Content-Based Motion Compensation

and its application to Video Coding

PhD research undertaken by
Marc Servais
at the
Centre for Vision, Speech and Signal Processing
University of Surrey

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Content-based approaches to motion compensation offer the advantage of being able to adapt to the spatial and temporal characteristics of a scene. Three such motion compensation techniques were researched in detail, with one of the methods having been integrated into a video codec.

The first approach operates by performing spatial-temporal segmentation of a frame. A split and merge approach is then used to ensure that motion characteristics are relatively homogeneous within each region. Region shape information is coded (by approximating the boundaries with polygons) and a triangular mesh is generated within each region. Translational and affine motion estimation are then performed on each triangle within the mesh. This approach offers an improvement in quality when compared to a regular mesh of the same size. However, it is difficult to control the number of triangles, since this depends on the segmentation and polygon approximation stages. As a result, this approach is difficult to integrate into a rate-distortion framework.

The second method involves the use of variable-size blocks, rather than a triangular mesh. Once again, a frame is first segmented into regions of homogeneous motion, which are then approximated with polygons. A grid of blocks is created in each region, with the block size inversely proportional to the motion compensation error for that region. This ensures that regions with complex motion are populated by smaller blocks. Following this, bi-directional translational and affine motion parameters are estimated for each block. In contrast to the mesh-based approach, this method allows the number of blocks to be easily controlled. Nevertheless, the number and shape of regions remains very sensitive to the segmentation parameters used.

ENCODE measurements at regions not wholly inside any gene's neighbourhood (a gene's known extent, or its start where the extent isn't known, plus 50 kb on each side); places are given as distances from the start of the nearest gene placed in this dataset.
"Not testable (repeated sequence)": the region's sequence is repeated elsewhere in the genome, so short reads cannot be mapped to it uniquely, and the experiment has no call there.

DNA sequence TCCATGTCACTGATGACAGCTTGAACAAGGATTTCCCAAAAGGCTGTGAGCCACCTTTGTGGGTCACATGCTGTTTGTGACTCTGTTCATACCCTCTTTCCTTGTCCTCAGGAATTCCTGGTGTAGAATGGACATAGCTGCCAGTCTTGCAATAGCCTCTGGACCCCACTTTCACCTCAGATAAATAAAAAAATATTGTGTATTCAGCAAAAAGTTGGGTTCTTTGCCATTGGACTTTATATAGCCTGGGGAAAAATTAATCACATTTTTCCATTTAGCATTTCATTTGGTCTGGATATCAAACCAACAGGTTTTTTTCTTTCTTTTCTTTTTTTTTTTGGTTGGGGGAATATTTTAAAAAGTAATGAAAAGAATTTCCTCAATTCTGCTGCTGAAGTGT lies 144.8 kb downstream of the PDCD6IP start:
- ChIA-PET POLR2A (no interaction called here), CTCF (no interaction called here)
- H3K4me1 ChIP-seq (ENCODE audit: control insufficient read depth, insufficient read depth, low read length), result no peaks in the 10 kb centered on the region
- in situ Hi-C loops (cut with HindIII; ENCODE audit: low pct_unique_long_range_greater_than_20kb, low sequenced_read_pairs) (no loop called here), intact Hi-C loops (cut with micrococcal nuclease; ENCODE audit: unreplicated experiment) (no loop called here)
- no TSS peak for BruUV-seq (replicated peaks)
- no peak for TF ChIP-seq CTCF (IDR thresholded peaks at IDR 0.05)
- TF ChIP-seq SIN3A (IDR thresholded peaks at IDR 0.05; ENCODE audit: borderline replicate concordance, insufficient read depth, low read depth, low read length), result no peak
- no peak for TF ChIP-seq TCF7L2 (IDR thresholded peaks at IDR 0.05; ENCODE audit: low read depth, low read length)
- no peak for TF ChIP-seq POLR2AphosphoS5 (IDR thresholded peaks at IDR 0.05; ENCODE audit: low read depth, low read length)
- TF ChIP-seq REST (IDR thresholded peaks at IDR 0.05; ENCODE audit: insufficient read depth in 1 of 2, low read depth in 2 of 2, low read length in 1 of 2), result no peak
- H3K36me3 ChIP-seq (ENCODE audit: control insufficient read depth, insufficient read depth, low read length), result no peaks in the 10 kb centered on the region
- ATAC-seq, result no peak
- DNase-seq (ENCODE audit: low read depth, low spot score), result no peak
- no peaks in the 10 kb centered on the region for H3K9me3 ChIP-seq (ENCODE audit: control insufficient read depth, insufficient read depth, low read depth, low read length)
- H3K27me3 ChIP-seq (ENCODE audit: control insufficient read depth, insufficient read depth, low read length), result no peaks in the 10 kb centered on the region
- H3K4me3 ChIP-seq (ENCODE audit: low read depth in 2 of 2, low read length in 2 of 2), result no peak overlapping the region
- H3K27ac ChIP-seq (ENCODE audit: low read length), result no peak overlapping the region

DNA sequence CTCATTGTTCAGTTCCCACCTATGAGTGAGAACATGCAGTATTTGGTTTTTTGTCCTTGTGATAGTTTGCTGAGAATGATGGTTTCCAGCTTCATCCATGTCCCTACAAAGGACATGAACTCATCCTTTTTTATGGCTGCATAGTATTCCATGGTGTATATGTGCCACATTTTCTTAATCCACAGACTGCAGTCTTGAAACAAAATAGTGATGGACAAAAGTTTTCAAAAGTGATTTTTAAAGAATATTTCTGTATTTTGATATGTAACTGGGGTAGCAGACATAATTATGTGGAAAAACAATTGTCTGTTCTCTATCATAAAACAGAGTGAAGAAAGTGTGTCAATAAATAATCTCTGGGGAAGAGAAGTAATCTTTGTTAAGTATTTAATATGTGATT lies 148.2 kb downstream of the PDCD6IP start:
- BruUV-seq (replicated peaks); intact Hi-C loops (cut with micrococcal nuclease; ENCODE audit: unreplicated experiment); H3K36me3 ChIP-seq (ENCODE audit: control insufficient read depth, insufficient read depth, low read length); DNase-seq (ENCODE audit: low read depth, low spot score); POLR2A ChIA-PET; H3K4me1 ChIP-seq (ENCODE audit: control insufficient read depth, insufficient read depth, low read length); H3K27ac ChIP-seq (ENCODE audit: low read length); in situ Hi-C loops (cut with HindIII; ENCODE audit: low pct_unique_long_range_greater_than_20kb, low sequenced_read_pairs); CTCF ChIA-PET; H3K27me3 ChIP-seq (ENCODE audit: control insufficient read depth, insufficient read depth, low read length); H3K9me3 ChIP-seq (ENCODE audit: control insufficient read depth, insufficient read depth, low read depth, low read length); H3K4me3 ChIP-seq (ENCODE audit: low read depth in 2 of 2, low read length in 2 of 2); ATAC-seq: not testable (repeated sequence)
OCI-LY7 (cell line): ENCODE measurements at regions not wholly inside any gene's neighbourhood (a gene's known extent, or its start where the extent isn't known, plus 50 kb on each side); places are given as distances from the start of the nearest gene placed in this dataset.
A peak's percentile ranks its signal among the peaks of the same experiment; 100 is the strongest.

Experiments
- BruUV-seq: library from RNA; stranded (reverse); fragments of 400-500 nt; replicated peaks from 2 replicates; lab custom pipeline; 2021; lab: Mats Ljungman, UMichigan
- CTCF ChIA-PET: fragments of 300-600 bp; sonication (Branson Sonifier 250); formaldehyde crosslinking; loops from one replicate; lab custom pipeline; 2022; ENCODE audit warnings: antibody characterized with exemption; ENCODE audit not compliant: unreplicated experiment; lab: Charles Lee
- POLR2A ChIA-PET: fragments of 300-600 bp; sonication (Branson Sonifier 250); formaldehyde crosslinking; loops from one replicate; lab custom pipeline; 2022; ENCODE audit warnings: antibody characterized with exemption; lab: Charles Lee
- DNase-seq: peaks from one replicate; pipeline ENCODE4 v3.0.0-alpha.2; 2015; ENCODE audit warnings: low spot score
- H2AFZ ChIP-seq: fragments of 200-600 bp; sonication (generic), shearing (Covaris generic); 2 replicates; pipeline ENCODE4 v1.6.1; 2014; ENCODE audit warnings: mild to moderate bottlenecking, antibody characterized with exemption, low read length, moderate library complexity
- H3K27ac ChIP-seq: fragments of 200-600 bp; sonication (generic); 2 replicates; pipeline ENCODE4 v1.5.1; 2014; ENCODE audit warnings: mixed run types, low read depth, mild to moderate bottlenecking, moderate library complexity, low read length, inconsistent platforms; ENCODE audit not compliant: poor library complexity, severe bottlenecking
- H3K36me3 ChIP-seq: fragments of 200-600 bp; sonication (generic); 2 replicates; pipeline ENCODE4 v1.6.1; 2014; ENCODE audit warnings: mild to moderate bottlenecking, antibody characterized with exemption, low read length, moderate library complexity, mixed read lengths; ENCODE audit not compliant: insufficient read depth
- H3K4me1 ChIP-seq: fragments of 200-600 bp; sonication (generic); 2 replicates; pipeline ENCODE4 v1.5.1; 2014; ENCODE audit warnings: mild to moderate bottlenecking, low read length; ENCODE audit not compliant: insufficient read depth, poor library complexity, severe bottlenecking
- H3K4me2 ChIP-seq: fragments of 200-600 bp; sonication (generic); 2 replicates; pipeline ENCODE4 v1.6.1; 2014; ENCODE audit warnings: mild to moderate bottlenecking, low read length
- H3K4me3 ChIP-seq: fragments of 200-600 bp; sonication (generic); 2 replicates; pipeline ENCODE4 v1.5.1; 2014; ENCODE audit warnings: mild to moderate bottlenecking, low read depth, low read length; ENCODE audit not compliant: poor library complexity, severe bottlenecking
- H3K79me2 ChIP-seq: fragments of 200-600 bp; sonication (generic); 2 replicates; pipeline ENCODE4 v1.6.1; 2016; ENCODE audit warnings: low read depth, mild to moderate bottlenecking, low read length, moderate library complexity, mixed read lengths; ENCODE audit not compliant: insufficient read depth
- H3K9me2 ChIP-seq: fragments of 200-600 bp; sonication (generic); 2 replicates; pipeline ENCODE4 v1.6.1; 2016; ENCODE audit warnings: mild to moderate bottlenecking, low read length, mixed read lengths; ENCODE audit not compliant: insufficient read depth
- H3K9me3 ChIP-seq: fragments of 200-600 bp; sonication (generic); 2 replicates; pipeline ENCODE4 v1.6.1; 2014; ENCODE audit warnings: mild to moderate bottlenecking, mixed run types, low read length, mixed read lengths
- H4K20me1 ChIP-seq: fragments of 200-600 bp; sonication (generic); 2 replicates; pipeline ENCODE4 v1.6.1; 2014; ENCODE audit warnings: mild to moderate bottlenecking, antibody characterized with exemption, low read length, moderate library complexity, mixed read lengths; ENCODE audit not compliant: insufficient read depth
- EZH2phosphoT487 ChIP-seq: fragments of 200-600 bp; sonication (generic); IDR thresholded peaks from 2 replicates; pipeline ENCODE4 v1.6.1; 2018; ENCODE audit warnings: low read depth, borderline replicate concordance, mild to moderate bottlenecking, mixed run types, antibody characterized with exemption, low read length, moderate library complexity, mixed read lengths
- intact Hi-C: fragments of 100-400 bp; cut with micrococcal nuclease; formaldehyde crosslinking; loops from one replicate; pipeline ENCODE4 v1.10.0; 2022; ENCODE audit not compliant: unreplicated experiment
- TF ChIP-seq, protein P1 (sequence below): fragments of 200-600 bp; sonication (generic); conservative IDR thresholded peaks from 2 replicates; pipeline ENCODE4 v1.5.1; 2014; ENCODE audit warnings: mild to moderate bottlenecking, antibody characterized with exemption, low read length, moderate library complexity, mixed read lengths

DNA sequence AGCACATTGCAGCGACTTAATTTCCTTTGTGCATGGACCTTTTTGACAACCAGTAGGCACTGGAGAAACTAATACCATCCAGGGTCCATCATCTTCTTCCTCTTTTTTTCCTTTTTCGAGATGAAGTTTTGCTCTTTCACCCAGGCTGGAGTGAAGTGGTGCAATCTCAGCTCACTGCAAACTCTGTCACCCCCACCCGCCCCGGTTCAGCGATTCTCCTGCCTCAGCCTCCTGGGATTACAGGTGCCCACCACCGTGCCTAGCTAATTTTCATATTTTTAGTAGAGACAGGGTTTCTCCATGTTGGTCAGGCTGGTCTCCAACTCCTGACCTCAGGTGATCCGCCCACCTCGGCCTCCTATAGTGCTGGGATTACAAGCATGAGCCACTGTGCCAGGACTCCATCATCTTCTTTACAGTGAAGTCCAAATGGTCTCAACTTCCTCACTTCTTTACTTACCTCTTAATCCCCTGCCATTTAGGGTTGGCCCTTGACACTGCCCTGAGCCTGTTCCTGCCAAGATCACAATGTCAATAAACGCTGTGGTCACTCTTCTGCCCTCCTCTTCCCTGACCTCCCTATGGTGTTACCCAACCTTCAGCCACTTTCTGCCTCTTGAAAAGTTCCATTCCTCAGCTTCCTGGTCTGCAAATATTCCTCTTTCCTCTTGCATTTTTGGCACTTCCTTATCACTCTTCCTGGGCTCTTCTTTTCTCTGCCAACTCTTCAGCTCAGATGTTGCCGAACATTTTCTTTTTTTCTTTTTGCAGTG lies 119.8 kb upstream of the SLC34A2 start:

The third technique also uses variable size blocks, but the spatio-temporal segmentation stage is replaced with a simpler and more robust binary block partitioning process. If a particular block does not allow for accurate motion compensation, then it is split into two using the horizontal or vertical line that achieves the maximum reduction in motion compensation error. Starting with the entire frame as one block, the splitting process is repeated until a large enough binary tree of blocks is obtained. This method causes partitioning to occur along motion boundaries, thus substantially reducing blocking artifacts compared to regular block matching. In addition, small blocks are placed in regions of complex motion, while large blocks cover areas of uniform motion. The proposed technique provides significant gains in picture quality when compared to fixed size block matching at the same total rate.

The binary partition tree method has been integrated into a hybrid video codec. (The codec also has the option of using fixed-size blocks or H.264/AVC variable-size blocks.) Results indicate that the binary partition tree method of motion compensation leads to improved rate-distortion performance over the state-of-the-art H.264/AVC variable-size block matching. This advantage is most evident at low bit-rates, and also in the case of bi-directionally predicted frames.




Marc Servais